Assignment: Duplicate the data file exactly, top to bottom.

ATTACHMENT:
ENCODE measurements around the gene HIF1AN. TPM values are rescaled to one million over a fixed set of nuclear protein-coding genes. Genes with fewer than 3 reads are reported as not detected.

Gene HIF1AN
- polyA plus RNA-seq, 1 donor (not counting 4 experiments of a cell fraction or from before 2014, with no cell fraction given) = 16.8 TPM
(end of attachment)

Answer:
ENCODE measurements around the gene HIF1AN. TPM values are rescaled to one million over a fixed set of nuclear protein-coding genes. Genes with fewer than 3 reads are reported as not detected.

Gene HIF1AN
- polyA plus RNA-seq, 1 donor (not counting 4 experiments of a cell fraction or from before 2014, with no cell fraction given) = 16.8 TPM